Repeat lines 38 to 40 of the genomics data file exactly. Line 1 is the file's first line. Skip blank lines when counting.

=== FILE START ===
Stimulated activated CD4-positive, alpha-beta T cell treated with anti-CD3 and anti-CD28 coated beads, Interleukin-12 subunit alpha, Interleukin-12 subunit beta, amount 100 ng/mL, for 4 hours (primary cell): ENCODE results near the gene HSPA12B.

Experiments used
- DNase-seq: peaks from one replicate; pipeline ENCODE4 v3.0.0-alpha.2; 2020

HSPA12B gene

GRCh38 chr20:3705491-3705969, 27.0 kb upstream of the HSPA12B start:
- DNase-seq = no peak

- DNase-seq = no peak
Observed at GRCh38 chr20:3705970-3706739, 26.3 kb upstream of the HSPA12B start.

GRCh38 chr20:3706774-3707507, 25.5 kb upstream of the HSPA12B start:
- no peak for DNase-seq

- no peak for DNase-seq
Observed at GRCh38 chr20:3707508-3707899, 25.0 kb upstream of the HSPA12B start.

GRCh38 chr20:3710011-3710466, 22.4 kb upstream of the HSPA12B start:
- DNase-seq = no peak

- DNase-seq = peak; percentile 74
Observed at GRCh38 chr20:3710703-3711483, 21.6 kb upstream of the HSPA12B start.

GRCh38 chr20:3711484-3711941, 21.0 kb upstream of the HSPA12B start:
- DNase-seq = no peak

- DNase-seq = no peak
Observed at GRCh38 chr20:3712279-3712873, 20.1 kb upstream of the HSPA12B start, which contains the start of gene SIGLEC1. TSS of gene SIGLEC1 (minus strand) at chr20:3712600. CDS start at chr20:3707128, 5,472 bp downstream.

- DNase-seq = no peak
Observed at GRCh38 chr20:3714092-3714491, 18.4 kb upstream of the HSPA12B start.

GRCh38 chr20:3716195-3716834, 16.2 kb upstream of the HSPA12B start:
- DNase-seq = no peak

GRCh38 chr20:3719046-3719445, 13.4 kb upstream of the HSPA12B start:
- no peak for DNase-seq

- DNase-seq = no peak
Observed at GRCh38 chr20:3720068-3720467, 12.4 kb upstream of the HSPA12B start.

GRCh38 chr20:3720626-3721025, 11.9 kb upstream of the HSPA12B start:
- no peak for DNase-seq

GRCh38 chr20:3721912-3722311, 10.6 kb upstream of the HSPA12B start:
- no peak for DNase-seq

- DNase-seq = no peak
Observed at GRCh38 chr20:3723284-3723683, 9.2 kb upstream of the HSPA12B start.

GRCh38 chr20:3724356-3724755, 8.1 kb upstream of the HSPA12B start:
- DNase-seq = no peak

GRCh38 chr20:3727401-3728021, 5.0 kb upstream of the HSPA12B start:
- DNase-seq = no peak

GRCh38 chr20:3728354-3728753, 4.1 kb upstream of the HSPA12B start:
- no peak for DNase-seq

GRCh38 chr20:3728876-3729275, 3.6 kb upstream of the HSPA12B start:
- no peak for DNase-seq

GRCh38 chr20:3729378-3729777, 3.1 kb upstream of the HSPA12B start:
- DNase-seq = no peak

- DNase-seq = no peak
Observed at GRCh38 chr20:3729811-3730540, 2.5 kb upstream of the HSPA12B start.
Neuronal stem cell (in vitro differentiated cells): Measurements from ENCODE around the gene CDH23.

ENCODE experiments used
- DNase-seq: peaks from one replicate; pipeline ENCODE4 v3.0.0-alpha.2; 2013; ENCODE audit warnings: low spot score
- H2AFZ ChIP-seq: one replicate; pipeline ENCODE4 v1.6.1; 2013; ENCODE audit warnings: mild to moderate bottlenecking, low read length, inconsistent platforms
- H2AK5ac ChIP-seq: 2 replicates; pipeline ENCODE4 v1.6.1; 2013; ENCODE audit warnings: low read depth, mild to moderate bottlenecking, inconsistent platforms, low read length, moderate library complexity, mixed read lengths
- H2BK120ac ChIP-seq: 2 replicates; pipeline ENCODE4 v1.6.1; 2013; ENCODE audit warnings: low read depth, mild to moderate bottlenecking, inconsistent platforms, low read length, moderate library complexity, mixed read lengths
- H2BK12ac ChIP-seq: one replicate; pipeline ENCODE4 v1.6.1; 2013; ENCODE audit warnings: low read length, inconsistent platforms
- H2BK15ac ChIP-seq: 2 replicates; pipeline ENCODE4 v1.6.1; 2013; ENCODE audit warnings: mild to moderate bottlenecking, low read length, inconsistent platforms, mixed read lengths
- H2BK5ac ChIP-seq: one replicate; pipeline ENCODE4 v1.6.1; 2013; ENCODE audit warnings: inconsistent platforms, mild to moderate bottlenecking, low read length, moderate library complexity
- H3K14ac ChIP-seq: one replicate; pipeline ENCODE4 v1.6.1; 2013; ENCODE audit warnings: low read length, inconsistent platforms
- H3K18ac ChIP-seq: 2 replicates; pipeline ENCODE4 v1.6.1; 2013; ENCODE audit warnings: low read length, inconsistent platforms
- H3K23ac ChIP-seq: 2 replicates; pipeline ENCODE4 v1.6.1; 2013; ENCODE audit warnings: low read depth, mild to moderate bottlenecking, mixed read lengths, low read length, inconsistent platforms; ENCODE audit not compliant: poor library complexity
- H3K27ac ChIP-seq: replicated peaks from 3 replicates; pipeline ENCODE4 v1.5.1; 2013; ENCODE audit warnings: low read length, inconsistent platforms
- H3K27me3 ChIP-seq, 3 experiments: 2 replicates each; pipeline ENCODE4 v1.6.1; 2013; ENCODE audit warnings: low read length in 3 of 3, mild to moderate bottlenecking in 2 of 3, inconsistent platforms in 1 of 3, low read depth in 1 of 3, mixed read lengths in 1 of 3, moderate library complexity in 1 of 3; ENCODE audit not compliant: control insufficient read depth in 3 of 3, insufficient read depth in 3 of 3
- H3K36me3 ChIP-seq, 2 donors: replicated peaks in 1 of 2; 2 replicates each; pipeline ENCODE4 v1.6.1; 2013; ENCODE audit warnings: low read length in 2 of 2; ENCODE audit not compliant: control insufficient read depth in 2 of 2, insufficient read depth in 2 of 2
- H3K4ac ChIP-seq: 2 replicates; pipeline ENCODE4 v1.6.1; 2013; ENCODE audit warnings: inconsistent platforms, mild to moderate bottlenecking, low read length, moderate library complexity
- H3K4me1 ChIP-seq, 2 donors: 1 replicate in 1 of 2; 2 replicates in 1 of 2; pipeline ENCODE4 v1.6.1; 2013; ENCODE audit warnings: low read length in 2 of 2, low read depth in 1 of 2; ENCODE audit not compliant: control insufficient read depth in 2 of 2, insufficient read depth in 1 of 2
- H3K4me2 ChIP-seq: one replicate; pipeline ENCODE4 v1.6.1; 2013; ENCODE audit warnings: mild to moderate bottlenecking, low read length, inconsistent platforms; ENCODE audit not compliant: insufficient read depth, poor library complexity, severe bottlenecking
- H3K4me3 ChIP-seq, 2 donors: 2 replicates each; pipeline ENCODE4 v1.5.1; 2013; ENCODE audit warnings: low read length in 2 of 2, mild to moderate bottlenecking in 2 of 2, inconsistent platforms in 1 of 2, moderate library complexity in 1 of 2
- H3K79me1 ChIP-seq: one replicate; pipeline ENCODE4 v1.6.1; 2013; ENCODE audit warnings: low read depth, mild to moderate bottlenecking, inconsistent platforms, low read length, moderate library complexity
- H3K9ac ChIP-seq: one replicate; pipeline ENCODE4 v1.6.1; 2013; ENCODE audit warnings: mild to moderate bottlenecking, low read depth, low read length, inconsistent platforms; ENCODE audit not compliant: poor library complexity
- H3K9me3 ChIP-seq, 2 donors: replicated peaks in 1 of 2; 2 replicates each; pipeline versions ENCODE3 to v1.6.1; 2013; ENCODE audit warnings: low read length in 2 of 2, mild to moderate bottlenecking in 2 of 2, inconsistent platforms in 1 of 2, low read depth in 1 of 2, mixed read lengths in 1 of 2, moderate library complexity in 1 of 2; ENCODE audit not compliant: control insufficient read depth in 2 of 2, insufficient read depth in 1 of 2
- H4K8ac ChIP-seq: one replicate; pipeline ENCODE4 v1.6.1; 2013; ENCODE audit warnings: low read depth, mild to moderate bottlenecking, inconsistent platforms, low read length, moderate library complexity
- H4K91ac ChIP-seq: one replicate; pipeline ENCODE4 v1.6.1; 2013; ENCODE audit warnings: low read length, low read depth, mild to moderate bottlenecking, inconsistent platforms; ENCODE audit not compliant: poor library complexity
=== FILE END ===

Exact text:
- DNase-seq = no peak

GRCh38 chr20:3728354-3728753, 4.1 kb upstream of the HSPA12B start:
- no peak for DNase-seq